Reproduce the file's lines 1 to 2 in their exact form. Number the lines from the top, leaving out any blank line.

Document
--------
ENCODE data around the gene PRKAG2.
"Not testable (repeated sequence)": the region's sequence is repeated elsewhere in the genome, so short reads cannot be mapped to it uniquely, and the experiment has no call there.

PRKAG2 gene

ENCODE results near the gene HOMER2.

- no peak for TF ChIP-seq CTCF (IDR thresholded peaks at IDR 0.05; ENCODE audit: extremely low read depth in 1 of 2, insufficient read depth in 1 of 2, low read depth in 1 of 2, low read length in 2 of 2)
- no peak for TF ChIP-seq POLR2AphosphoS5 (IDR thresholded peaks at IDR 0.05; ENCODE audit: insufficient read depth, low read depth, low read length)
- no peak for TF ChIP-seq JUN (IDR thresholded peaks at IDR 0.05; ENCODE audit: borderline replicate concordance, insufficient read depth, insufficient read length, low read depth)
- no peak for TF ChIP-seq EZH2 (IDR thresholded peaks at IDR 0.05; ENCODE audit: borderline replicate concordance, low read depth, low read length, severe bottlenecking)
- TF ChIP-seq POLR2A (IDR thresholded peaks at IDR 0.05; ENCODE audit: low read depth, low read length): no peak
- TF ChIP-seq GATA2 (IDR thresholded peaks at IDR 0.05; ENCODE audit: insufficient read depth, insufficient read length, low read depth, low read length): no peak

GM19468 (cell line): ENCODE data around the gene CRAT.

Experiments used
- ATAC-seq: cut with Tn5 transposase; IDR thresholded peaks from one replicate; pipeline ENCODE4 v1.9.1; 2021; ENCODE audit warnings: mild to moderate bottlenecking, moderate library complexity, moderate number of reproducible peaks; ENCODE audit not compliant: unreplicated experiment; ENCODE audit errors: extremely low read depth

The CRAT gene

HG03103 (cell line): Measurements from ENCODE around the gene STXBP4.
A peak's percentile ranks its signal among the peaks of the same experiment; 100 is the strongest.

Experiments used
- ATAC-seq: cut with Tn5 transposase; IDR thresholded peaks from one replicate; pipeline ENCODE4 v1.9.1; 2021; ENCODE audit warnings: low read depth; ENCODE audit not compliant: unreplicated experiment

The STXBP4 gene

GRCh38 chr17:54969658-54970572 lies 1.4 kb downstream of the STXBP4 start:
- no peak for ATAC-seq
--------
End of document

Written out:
ENCODE data around the gene PRKAG2.
"Not testable (repeated sequence)": the region's sequence is repeated elsewhere in the genome, so short reads cannot be mapped to it uniquely, and the experiment has no call there.